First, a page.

Led by IBM President Thomas Watson Jr., Big Blue’s building boom cemented IBM’s role as design patron
Between 1956 and 1971, IBM constructed approximately 150 plants, labs and office buildings around the world. The building boom was orchestrated by IBM President Thomas Watson Jr. and architect and industrial designer Eliot Noyes, who commissioned many of the period’s greatest architects, graphic designers and artists to do work for Big Blue.
Eero Saarinen, Charles and Ray Eames, Paul Rand and Ludwig Mies van der Rohe are among the designers whose work cemented IBM’s role as a leading patron of modern design and architecture, beginning in postwar America and continuing into the 1980s.
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“There were other corporations that were also focusing on design quality and using buildings to express their corporate culture, but it’s fair to say that IBM was a vanguard. It was really the scope and ambition of IBM’s efforts that stood out,” says Martin Moeller, senior vice president and curator of the National Building Museum in Washington, D.C.
This period in IBM’s 100-year history — the company is celebrating its centennial anniversary this week — started with a walk down Fifth Avenue in New York. As the story goes, Watson Jr. saw the showroom of Italian office equipment maker Olivetti and was impressed by its cohesive approach to industrial design, graphic design and architecture. Watson Jr. wanted the same for IBM. He recruited Noyes to develop a corporate design program, and Saarinen was the first architect hired.
Saarinen had just completed the landmark General Motors Technical Center, a sprawling corporate campus built around a manmade lake in Warren, Mich. Saarinen adopted fabrication techniques and industrial materials from GM’s assembly lines. For instance, instead of traditional caulking to seal the buildings’ windows, Saarinen specified Neoprene gaskets similar to those GM used for car windshields.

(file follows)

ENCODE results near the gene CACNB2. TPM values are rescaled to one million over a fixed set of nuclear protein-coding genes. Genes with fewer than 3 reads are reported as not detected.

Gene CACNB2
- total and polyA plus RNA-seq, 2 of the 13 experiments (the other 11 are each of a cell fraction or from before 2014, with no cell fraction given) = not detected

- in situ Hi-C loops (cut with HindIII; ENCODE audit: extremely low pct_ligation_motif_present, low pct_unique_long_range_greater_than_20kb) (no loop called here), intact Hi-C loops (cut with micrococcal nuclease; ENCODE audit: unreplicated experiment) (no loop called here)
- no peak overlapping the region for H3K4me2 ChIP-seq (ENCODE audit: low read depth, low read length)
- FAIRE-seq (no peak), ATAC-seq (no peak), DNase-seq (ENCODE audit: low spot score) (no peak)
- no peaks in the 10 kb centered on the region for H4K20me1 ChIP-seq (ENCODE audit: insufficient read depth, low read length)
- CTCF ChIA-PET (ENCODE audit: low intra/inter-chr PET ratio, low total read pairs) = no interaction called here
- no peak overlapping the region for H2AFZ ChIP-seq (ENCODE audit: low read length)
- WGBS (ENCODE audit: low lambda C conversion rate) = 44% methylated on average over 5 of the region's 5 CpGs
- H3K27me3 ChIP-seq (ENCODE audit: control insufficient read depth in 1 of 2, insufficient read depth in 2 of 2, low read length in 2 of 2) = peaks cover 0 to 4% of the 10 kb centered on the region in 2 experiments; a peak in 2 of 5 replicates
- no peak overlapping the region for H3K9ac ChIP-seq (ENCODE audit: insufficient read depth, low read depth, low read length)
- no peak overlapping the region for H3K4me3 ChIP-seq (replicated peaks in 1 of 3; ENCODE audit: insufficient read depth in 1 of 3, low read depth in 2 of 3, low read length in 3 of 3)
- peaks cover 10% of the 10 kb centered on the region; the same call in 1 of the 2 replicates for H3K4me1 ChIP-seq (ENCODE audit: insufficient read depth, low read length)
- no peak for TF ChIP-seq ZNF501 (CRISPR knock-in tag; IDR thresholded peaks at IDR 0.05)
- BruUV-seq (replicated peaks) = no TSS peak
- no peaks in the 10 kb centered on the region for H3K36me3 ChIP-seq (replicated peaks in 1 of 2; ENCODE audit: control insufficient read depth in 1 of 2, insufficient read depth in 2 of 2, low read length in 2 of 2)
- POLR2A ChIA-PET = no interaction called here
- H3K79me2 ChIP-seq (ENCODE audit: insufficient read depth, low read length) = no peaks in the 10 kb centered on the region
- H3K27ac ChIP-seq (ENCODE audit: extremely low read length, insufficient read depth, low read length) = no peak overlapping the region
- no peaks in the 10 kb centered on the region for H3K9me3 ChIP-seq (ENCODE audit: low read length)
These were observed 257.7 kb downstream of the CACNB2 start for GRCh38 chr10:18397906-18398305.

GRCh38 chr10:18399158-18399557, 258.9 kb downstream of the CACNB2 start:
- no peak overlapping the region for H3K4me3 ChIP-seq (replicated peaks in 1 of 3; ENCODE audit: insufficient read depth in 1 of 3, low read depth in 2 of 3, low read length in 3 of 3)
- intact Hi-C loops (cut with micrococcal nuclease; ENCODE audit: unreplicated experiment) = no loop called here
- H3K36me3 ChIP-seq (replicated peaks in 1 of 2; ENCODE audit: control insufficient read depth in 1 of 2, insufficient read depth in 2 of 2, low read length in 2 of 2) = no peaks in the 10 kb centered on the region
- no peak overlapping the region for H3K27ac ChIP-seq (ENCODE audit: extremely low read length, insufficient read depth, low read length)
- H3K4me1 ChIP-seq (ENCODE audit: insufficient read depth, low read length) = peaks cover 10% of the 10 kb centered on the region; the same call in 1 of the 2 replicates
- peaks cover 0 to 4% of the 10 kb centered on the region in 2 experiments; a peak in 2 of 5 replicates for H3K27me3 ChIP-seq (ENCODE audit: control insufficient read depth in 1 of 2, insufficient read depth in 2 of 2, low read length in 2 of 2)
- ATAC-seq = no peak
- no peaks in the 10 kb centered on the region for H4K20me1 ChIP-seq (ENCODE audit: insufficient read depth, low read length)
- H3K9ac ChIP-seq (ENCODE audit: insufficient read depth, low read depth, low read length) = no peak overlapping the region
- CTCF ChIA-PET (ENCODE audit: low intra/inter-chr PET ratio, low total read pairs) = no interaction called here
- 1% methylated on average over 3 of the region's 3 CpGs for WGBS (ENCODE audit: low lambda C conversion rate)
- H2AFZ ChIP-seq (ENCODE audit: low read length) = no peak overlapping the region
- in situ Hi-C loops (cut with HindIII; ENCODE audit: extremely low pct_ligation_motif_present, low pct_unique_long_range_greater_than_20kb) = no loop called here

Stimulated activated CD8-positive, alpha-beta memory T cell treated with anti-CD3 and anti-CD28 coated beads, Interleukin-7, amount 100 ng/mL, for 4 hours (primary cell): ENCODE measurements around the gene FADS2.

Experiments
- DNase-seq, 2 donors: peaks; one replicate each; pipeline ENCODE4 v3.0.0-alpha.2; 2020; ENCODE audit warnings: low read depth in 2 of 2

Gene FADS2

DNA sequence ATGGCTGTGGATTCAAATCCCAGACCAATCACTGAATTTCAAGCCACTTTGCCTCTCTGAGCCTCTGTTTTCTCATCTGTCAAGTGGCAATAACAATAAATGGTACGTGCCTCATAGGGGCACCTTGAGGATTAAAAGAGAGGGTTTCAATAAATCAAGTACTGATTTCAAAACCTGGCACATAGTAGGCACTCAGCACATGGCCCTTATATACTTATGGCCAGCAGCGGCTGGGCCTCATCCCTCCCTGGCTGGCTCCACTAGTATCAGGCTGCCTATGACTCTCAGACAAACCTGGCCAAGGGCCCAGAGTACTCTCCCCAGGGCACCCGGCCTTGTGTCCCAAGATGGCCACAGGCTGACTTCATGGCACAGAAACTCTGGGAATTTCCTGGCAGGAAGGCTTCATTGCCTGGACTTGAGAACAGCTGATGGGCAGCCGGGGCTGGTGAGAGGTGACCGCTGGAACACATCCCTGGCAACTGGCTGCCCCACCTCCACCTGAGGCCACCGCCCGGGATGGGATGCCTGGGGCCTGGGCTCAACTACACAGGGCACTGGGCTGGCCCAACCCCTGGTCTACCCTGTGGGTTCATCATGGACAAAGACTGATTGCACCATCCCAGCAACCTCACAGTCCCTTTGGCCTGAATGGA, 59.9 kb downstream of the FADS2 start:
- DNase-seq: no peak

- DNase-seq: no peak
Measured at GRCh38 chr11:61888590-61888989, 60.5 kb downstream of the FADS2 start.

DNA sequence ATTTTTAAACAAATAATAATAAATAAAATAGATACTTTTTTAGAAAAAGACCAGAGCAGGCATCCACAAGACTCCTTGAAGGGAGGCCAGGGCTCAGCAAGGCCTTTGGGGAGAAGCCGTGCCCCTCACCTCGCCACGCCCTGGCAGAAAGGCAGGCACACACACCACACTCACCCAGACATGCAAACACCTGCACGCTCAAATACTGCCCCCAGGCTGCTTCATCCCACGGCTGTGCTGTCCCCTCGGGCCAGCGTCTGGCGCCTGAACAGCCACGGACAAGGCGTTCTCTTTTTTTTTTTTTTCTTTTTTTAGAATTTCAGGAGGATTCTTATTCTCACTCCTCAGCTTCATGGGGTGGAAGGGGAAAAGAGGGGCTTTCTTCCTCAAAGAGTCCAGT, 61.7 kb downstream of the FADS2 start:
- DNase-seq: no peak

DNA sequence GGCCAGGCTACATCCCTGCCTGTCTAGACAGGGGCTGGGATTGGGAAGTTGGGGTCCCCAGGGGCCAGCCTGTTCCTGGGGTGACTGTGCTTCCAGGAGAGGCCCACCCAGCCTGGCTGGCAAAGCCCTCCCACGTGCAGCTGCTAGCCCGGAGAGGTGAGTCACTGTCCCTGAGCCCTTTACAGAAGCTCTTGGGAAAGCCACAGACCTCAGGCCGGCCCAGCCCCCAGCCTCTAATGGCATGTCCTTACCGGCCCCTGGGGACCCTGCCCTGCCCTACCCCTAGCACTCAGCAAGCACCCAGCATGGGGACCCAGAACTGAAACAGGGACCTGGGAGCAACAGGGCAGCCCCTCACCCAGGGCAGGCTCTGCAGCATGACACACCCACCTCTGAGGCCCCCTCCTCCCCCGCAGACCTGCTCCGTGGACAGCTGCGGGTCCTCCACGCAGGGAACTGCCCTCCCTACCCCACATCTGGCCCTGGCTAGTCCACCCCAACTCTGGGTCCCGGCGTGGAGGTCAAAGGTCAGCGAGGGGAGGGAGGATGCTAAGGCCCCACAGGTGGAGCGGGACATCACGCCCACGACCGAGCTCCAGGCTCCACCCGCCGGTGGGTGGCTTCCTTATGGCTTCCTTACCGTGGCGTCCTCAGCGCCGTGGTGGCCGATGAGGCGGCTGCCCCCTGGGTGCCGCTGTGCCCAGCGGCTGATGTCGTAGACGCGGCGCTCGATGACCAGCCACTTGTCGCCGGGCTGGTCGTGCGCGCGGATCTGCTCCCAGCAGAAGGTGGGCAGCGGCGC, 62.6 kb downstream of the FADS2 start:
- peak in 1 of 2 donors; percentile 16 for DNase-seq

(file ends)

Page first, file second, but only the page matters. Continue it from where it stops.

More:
His first building for IBM — a research and manufacturing facility in Rochester, Minn., with sweeping expanses of blue-hued glass — likewise is an expression of modern architecture and modern science. “It was architecturally advanced in the same way that the new IT technologies were technologically advanced,” says Donald Albrecht, curator of architecture and design at the Museum of the City of New York.
Saarinen’s work for GM and IBM epitomizes what many U.S. corporations were trying to achieve during that period: a forward-thinking image, conveyed through progressive architecture. Edward Durrell Stone’s PepsiCo world headquarters in Purchase, N.Y., is another example.
“There’s this feeling from around 1945 to the mid-’60s,” Albrecht says. “As the United States is confirmed as a global power and as American business becomes, in a sense, our ambassador overseas, the question was how we would present ourselves as a modern, technologically advanced, economic powerhouse. Architecture was one way that was done.”
Continue reading at the source: Network World